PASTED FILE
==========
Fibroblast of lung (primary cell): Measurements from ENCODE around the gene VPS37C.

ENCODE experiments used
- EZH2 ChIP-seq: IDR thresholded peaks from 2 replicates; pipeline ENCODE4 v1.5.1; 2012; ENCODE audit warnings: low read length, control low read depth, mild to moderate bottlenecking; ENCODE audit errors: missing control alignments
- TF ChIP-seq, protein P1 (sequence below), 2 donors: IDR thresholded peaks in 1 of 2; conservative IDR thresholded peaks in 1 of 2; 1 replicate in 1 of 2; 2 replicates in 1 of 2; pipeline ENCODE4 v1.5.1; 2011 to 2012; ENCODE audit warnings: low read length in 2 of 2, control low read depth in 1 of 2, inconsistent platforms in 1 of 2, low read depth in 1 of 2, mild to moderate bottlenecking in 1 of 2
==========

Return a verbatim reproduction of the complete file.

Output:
Fibroblast of lung (primary cell): Measurements from ENCODE around the gene VPS37C.

ENCODE experiments used
- EZH2 ChIP-seq: IDR thresholded peaks from 2 replicates; pipeline ENCODE4 v1.5.1; 2012; ENCODE audit warnings: low read length, control low read depth, mild to moderate bottlenecking; ENCODE audit errors: missing control alignments
- TF ChIP-seq, protein P1 (sequence below), 2 donors: IDR thresholded peaks in 1 of 2; conservative IDR thresholded peaks in 1 of 2; 1 replicate in 1 of 2; 2 replicates in 1 of 2; pipeline ENCODE4 v1.5.1; 2011 to 2012; ENCODE audit warnings: low read length in 2 of 2, control low read depth in 1 of 2, inconsistent platforms in 1 of 2, low read depth in 1 of 2, mild to moderate bottlenecking in 1 of 2